The promise of Christmas: Why we still celebrate the birth of Jesus 2,000 years after it happened

Why do we still celebrate the birth of Jesus 2,000 years later?

Let’s take it one step further: Why has humanity held out this event as supremely important for even thousands of years before that?

Before you assume I’ve simply forgotten what year it is, in order to understand what I mean we must understand just how long the road history, and all of creation for that matter, has journeyed to get us to this point in the first place.


In fact, we have to travel back in time, all the way to the book of Genesis, the first book of the Bible, and to the Garden of Eden. This is where the promise of Christmas first began. In fact, theologians call Genesis 3:15 the protoevangelium – the first mention of the Gospel. Said another way, it’s where Humanity began anticipating the arrival of One from God who would bring peace and righteousness to earth.

It is here that God told the serpent that a descendent of Eve would appear one day and crush him! The promise was then made more specific to Abraham. God called Abraham to be a father of a people who would bring a blessing to all the world (Genesis 12:1-3) eventually through Abraham’s great-grandson Judah (Genesis 49:10), and his descendent Jesse and Jesse’s son David (Isaiah 11:1).

Then the prophets began seeing more details: The Messiah would be born of a virgin (Isaiah 7:14) in the town of Bethlehem (Micah 5:2). When he came, he would be proceeded by a forerunner (Isaiah 40:3-5) and enter Jerusalem riding on a donkey (Zechariah 9:9), speaking with the voice of a prophet like Moses (Deuteronomy 18:15-19).

The Jewish people knew these and many other references to the coming Messiah, and they were eagerly waiting for His arrival. When King Herod called the Jewish leaders together to ask where their Messiah-King was to be born, they answered without hesitation: “In Bethlehem of Judea, for thus it is written by the prophet [Micah]” (Matthew 2:3-6). The greatest hope for the Jewish people, since their return from exile in Babylon, had been for God to send the Messiah and deliver them from their oppressors.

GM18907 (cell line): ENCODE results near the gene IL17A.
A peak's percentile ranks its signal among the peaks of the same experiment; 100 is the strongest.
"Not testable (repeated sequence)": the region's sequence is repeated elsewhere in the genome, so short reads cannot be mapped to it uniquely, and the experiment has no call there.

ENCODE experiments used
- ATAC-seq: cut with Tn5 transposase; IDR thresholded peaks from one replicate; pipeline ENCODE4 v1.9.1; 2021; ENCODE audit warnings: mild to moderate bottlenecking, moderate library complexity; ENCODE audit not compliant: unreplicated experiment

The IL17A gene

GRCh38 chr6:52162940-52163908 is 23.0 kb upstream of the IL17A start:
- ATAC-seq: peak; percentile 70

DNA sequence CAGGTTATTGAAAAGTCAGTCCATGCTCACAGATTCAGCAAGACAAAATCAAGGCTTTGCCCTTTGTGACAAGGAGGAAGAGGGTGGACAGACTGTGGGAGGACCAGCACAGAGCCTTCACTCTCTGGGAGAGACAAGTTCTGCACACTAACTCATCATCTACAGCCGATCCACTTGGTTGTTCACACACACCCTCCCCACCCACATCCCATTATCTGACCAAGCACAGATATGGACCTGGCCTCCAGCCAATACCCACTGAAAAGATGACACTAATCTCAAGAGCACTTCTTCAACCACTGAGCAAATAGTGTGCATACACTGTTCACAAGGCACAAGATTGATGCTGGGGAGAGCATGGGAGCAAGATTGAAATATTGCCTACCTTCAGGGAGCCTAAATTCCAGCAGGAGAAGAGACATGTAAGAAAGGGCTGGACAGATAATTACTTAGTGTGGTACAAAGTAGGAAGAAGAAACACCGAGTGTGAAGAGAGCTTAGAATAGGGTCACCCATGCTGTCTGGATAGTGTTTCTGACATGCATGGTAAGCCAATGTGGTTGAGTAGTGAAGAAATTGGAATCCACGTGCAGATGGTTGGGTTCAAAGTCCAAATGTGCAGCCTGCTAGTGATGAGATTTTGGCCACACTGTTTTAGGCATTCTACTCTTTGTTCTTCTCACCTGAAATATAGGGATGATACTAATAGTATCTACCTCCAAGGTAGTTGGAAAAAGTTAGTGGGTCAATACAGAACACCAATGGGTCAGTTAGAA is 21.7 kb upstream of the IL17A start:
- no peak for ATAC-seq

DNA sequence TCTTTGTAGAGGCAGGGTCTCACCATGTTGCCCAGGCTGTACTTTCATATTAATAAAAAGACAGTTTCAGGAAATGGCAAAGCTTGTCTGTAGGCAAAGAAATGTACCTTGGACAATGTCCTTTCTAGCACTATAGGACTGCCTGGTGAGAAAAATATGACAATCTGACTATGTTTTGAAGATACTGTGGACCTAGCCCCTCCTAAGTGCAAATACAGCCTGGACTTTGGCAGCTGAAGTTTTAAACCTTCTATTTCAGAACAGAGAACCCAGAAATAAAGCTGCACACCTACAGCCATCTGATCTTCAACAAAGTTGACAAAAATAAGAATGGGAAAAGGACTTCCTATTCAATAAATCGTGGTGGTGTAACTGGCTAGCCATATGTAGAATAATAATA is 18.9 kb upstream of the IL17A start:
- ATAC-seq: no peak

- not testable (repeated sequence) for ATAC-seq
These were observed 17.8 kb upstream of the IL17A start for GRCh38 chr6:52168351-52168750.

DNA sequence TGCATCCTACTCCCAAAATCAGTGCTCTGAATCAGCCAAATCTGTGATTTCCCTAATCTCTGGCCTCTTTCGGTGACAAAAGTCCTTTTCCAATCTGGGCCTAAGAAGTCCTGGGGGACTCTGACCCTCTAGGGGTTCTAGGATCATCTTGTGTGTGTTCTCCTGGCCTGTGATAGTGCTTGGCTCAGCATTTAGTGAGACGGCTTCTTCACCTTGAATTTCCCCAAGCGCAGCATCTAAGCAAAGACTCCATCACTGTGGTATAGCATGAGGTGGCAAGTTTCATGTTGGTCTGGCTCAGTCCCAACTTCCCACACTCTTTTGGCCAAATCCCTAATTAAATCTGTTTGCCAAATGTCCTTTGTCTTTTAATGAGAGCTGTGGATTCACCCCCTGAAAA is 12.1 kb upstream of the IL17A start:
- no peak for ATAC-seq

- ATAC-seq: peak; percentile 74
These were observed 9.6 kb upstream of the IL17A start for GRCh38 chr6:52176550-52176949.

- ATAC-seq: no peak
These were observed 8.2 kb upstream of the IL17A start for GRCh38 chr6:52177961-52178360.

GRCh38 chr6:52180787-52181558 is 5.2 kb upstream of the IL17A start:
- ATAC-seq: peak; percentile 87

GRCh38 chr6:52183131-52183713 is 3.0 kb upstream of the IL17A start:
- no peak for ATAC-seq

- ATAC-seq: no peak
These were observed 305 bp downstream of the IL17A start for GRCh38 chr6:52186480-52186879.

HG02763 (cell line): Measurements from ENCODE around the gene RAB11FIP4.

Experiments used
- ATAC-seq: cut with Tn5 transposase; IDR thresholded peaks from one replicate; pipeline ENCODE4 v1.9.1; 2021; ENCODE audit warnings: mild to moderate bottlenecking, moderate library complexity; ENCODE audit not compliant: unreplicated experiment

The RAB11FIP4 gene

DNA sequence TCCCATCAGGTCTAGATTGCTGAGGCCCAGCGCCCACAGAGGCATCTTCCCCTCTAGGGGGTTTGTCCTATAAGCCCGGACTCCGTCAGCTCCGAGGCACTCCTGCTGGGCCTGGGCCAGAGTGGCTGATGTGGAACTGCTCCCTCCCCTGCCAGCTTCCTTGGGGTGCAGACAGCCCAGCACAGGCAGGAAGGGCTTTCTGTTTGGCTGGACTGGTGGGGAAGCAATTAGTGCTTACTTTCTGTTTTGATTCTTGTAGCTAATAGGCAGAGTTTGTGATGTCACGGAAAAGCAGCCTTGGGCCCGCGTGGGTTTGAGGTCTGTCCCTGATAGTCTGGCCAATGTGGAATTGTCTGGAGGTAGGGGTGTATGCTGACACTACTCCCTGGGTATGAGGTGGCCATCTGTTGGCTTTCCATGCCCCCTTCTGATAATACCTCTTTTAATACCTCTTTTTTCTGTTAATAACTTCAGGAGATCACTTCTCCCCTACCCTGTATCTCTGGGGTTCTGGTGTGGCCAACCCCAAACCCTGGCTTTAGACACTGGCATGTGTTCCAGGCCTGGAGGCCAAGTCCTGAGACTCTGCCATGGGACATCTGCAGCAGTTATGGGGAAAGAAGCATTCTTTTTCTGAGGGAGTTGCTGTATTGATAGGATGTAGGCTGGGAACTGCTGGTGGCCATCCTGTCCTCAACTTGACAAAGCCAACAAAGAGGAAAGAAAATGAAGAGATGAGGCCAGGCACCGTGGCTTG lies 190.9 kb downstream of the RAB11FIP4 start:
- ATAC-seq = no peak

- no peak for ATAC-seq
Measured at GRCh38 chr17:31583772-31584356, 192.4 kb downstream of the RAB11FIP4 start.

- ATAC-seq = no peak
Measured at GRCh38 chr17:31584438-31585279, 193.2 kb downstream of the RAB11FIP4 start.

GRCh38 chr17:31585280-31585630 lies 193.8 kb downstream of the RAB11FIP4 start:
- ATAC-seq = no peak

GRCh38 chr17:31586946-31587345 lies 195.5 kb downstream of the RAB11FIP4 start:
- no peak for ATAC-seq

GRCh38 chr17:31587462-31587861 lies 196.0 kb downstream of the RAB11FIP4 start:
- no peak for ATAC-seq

But it wasn’t just the Jewish leaders who were waiting. When the angel Gabriel revealed to teenaged Mary that she would be the Savior’s mother, she didn’t ask, “What Savior?” She was a bit perplexed about the “how” but not about the “what,” of the coming of the Son of the Most High, the Son of David. As soon as she understood the “how” – by the power of the Spirit of God – her questions were answered. It was time for the long-awaited Savior to be born! And not just for the Jewish people, but for all of creation, since the beginning of time.


The Apostle Paul wrote about this to a new church in Rome not long after Jesus’ death:

“We know that the whole creation has been groaning as in the pains of childbirth right up to the present time. Not only so, but we ourselves, who have the first fruits of the Spirit, groan inwardly as we wait eagerly for our adoption to sonship, the redemption of our bodies.” (Romans 8:22-23)

We are no longer waiting for the birth of Christ, of course, but we have the joy of welcoming Him into our lives, our homes and our churches afresh every Christmas. And we have the privilege of helping others welcome Him into their lives for the first time.

Today, in the midst of all the season’s festivities and traditions you may be enjoying, let us take a moment to remember just how long the world waited for its savior, and give him our gifts of welcome and worship as we celebrate his birth, this and every Christmas until he comes again.